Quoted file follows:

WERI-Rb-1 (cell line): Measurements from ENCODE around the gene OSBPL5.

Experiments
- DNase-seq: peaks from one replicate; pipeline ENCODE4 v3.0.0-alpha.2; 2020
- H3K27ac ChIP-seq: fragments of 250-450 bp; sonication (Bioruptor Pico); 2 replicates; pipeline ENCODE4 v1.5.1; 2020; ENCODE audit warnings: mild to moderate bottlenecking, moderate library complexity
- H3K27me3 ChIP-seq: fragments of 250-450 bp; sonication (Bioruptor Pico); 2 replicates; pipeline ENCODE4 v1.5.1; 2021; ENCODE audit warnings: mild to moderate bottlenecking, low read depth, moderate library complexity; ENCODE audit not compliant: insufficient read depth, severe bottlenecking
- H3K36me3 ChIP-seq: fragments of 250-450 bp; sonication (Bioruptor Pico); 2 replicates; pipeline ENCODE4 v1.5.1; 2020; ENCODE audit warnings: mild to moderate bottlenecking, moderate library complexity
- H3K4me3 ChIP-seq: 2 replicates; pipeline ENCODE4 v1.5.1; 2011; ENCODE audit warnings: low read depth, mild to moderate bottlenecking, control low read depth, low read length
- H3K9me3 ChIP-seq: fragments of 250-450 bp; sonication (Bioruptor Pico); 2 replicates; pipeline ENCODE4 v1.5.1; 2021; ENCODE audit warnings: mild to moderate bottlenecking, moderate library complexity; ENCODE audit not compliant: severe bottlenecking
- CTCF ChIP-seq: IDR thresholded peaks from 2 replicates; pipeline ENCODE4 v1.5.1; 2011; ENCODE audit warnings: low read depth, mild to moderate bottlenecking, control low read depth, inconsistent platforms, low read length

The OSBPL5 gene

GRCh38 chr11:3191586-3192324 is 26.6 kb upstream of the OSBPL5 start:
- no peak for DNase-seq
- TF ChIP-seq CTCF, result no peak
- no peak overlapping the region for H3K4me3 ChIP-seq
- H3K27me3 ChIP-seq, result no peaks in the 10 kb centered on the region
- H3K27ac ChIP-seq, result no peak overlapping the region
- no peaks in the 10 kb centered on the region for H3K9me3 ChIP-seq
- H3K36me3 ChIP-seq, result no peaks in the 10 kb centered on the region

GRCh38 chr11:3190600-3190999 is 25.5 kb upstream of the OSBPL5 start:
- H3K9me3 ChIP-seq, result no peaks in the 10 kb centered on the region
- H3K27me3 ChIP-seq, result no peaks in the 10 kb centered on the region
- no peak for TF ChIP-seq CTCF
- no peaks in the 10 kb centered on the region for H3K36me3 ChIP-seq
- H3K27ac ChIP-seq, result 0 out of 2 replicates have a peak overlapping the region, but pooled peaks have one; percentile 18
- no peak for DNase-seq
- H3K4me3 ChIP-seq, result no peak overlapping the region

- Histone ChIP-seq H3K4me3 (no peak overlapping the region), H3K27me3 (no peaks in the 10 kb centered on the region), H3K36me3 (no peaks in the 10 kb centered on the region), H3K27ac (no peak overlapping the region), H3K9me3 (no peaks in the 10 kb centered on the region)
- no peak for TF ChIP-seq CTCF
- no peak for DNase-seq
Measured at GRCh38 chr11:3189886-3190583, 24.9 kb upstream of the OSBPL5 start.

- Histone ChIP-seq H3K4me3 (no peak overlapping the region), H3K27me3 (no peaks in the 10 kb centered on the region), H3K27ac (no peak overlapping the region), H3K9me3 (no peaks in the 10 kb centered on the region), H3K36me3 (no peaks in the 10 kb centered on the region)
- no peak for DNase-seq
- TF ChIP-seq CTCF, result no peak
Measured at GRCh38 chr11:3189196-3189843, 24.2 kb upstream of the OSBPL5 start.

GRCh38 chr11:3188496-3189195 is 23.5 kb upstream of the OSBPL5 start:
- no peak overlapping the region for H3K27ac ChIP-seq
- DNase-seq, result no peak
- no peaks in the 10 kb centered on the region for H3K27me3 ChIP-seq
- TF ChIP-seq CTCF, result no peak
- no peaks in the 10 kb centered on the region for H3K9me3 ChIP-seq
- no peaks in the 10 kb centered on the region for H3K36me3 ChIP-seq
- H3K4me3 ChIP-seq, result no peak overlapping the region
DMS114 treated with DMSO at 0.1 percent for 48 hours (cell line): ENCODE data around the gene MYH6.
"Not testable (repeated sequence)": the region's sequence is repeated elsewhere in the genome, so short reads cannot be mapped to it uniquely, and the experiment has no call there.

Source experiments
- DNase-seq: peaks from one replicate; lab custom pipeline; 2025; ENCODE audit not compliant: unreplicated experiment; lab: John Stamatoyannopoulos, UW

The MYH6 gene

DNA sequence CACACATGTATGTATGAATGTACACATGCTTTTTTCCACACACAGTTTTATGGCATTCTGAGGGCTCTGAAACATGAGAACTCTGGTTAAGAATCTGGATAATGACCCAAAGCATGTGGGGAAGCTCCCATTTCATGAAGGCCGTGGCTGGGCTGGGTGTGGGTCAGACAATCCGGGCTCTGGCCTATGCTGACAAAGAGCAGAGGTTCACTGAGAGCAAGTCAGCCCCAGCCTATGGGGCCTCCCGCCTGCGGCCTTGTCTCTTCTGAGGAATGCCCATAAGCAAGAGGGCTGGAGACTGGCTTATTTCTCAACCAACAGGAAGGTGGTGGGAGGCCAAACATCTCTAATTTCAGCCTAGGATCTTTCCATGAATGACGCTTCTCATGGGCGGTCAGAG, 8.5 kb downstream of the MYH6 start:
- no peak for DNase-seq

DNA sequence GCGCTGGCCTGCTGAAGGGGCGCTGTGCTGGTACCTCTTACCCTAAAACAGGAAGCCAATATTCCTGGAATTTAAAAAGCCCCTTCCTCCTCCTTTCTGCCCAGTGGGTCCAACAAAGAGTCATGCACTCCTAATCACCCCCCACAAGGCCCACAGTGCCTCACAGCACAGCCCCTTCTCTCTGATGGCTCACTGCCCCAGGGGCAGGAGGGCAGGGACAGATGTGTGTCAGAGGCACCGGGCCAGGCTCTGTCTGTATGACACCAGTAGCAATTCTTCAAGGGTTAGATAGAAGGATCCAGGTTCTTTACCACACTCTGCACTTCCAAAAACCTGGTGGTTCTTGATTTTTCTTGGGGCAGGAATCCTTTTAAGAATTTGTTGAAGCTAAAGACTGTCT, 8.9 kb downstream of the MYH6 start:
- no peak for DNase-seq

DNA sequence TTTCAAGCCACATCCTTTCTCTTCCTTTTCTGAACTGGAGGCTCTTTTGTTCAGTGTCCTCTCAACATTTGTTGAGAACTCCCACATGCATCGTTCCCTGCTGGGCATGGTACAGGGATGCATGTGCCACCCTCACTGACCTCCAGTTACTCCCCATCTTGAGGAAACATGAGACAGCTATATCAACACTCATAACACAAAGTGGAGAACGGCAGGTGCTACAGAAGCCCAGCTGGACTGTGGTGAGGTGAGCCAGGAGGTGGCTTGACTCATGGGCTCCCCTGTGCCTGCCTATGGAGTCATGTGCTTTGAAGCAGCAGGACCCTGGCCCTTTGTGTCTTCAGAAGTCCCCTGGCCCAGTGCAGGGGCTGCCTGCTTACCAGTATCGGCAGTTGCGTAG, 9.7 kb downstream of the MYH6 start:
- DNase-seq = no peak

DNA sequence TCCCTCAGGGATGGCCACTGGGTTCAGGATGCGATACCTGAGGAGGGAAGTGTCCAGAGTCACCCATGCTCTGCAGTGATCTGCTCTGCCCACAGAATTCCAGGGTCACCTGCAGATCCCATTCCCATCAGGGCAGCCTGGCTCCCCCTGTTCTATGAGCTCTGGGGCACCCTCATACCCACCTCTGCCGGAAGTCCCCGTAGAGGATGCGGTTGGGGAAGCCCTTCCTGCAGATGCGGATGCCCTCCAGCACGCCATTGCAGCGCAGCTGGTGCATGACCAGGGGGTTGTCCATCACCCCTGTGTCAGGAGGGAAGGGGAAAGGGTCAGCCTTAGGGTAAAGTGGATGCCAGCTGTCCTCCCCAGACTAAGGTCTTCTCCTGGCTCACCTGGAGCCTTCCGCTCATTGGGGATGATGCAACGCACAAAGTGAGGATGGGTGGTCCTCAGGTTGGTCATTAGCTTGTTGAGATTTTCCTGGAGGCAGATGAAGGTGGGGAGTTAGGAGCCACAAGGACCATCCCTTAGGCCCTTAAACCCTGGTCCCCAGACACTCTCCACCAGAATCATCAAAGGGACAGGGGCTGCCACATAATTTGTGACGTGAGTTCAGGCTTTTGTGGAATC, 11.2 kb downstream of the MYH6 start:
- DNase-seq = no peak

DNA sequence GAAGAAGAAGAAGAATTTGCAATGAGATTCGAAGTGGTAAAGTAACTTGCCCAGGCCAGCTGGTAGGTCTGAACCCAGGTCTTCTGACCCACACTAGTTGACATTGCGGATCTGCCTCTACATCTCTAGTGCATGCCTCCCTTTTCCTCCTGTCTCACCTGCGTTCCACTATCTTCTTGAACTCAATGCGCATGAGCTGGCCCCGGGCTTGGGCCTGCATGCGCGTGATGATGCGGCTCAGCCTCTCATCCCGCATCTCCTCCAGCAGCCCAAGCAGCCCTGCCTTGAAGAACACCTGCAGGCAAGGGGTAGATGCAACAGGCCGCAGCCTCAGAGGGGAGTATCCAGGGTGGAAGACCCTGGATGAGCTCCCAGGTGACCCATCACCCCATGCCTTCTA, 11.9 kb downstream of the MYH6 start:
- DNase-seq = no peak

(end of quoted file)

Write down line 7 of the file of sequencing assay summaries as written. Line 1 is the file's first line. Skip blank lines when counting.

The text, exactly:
- H3K4me3 ChIP-seq: 2 replicates; pipeline ENCODE4 v1.5.1; 2011; ENCODE audit warnings: low read depth, mild to moderate bottlenecking, control low read depth, low read length